How Does The Human Memory Work?

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Have you ever thought about the nature of memory? Considered how it functions? How it can be used in day to day life? In fact, the vast majority of us take memory for granted. We scarcely realize that memory is involved in nearly every single task we perform each day in the world. Whether we are working, studying, solving a problem, or simply talking, we are making use of the human memory. The way memory works is related to such parts of the brain as the frontal lobe, the temporal lobe, the cortex, and the hippocampus.

These disparate parts of the brain work together, thereby allowing us to formulate and store information in the form of memories. The memories connect us to the external world � the data stored might be about a specific environment, a person, or an object. So how does memory work? If we did not understand the way memory worked, then we would not be able to comprehend why we perform such day to day routines as taking a shower, doing homework, or even communicating. We would thus not be able to comprehend such phenomena as forgetting and photographic memory.

So let�s take a look at human memory � what it is and how it works. After careful analysis, you should be able to understand what memory is and why it serves us in our day to day lives.
We�ll start with a simple definition. In the realm of human psychology, we give the term �memory� to that process that allows the storage, retaining, and subsequent recollection of information. In order to understand how memory works, we must first learn how memories are classified. The classification of memories is based on the duration, type of information, and the ways in which it is retrieved. To sum up, we can say that the three most basic stages that entail forming and retrieving a memory are encoding, storage, and retrieval. Encoding is the phase in which information that has been received is processed. In the storage phase, a permanent record of the information that was previously encoded is created. In the retrieval phase, the information that has been coded and stored is brought back to use with the help of some sort of external cue or internal process.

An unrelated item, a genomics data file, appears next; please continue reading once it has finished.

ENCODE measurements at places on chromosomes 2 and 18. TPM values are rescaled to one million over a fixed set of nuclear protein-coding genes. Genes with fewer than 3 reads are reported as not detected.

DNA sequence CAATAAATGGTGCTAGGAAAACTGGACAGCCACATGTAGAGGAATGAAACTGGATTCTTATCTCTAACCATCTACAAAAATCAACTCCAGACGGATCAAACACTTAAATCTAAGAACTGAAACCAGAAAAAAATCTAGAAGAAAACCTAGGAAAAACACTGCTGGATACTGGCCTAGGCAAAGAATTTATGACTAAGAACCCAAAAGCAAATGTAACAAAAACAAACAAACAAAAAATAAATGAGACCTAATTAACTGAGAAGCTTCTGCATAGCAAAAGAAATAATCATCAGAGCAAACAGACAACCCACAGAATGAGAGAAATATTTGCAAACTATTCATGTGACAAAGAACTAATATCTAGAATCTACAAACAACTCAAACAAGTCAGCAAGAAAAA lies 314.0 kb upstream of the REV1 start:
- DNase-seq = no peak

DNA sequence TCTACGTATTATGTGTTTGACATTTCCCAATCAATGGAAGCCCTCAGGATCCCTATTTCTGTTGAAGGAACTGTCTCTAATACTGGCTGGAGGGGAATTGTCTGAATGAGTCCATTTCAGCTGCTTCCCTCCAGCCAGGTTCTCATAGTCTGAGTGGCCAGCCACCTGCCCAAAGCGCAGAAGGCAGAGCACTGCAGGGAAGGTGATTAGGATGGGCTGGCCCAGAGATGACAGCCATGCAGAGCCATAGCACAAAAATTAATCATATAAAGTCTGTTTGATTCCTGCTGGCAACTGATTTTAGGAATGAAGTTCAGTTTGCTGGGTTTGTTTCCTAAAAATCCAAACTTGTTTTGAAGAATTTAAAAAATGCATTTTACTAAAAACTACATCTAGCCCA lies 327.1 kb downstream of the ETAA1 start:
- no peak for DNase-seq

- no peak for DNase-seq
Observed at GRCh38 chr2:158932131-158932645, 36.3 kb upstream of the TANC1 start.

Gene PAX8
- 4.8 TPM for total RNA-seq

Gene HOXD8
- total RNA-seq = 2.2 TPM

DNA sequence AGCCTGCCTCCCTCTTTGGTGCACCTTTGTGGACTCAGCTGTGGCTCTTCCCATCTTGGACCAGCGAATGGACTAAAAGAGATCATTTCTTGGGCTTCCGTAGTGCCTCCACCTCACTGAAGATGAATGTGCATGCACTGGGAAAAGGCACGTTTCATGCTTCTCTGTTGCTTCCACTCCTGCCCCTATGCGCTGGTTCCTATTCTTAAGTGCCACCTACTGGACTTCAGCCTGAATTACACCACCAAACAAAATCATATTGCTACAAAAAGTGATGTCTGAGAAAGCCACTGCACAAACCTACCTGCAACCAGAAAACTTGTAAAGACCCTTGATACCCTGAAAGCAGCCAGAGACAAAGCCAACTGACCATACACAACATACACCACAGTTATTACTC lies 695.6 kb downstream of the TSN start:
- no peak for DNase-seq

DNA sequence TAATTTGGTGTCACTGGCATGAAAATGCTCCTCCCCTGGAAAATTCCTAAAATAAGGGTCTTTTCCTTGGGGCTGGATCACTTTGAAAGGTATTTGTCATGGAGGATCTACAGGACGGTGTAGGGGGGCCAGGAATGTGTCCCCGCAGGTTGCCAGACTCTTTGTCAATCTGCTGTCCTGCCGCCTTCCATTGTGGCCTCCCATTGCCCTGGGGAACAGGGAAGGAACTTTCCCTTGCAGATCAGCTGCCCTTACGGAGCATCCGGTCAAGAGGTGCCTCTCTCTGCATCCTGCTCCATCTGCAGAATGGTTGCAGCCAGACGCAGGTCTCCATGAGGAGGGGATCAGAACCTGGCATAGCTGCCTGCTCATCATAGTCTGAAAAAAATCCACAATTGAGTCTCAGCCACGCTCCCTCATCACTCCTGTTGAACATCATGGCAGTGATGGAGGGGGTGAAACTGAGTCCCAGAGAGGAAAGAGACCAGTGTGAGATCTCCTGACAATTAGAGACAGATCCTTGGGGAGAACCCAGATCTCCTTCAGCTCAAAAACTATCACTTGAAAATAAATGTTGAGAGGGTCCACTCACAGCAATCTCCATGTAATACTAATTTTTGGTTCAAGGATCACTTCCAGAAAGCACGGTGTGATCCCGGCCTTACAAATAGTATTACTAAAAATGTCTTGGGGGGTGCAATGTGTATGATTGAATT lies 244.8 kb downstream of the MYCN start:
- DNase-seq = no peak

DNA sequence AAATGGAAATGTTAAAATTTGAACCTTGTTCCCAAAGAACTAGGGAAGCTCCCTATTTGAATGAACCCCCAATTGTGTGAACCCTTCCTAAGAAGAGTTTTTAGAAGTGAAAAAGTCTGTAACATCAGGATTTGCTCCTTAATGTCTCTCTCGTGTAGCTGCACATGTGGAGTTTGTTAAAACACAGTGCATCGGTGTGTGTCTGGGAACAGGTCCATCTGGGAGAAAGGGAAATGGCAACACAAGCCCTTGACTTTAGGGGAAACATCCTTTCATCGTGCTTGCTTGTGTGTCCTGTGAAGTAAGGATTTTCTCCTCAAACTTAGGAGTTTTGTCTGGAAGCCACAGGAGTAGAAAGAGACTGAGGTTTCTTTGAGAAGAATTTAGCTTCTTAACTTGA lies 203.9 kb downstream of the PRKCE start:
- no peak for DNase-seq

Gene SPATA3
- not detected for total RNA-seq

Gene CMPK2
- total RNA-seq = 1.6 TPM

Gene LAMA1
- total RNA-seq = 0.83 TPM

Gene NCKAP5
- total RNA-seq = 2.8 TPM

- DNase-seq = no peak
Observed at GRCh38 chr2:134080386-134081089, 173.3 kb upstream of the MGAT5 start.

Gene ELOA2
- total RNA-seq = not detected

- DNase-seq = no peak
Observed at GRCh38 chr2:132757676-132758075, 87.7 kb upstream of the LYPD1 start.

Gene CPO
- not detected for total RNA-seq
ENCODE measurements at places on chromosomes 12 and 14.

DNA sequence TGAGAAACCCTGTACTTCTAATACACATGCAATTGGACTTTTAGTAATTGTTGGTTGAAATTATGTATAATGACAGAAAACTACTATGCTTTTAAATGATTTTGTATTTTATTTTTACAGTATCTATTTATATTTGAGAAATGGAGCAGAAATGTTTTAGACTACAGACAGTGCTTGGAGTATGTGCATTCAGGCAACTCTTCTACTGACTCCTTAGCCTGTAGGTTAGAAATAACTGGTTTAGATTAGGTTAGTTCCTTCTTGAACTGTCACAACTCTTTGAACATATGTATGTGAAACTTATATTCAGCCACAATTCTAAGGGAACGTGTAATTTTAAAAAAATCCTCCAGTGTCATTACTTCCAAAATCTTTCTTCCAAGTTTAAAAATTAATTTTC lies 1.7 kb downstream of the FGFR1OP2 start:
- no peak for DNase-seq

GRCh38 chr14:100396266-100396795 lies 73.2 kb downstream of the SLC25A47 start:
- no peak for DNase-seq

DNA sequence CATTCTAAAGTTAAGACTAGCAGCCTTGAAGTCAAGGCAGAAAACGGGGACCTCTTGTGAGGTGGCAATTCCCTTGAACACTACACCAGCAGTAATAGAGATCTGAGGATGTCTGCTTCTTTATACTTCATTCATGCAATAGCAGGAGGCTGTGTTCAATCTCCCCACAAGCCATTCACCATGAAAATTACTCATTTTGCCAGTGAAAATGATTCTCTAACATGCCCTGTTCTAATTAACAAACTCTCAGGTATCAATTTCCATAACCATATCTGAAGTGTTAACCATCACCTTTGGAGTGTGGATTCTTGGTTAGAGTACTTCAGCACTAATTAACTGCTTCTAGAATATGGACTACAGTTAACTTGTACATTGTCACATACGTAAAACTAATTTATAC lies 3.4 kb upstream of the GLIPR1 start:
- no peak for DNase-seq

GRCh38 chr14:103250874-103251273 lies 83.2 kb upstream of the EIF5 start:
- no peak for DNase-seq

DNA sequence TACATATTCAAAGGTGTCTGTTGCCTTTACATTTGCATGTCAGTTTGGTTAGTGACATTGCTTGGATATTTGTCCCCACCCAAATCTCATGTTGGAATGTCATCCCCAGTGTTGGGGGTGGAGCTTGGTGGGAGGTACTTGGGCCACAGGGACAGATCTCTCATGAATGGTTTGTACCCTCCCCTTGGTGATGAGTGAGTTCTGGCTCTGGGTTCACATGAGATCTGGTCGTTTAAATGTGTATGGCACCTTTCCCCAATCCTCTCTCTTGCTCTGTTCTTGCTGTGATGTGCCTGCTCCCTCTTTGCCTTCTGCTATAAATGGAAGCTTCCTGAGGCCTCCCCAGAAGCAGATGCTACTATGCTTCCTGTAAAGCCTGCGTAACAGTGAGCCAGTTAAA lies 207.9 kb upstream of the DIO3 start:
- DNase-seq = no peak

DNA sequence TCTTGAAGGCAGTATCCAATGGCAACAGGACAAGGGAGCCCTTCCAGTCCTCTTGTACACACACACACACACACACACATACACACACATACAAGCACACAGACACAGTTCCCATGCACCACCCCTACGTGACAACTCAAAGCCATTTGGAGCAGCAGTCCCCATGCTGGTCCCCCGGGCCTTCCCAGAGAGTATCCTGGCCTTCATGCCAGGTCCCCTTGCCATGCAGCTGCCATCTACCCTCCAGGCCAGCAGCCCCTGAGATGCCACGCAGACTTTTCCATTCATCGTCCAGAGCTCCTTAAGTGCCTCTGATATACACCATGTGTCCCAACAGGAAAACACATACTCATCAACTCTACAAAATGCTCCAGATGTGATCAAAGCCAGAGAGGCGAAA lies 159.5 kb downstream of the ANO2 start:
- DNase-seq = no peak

We can further classify memories in to three different types: sensory, short term, and long term.

When we speak of �sensory memory,� we are referring to the few split seconds that follows the initial perception of an object. If you are able to briefly look at something and immediately memorize its details, then that is an instance of sensory memory. Usually, in these cases, when you are only able to see something for a few split seconds, you might feel like you saw a lot more than you are able to describe.

Some of the data that is perceived in a sensory memory will subsequently be transferred to a short term memory. We call short term memory the ability to recall something from several seconds to a minute ago.
Finally, there is long term memory. Unlike short term and sensory memories, which disappear in a brief amount of time, long term refers to memories that can be stored for a period of up to several years.

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Article By: Eric Hartwell

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